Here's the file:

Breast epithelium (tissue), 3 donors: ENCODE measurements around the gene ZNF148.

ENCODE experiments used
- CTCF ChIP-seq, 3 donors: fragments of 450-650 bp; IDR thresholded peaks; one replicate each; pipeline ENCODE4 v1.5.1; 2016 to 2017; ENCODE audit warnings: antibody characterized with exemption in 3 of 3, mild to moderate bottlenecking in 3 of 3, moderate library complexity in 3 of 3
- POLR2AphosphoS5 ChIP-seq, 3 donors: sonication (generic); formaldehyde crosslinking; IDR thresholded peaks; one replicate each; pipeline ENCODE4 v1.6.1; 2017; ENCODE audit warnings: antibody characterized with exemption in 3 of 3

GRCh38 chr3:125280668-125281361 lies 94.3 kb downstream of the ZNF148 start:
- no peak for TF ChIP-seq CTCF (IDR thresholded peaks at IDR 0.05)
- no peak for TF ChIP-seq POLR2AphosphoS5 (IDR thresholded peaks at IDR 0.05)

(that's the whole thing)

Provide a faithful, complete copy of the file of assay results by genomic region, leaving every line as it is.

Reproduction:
Breast epithelium (tissue), 3 donors: ENCODE measurements around the gene ZNF148.

ENCODE experiments used
- CTCF ChIP-seq, 3 donors: fragments of 450-650 bp; IDR thresholded peaks; one replicate each; pipeline ENCODE4 v1.5.1; 2016 to 2017; ENCODE audit warnings: antibody characterized with exemption in 3 of 3, mild to moderate bottlenecking in 3 of 3, moderate library complexity in 3 of 3
- POLR2AphosphoS5 ChIP-seq, 3 donors: sonication (generic); formaldehyde crosslinking; IDR thresholded peaks; one replicate each; pipeline ENCODE4 v1.6.1; 2017; ENCODE audit warnings: antibody characterized with exemption in 3 of 3

GRCh38 chr3:125280668-125281361 lies 94.3 kb downstream of the ZNF148 start:
- no peak for TF ChIP-seq CTCF (IDR thresholded peaks at IDR 0.05)
- no peak for TF ChIP-seq POLR2AphosphoS5 (IDR thresholded peaks at IDR 0.05)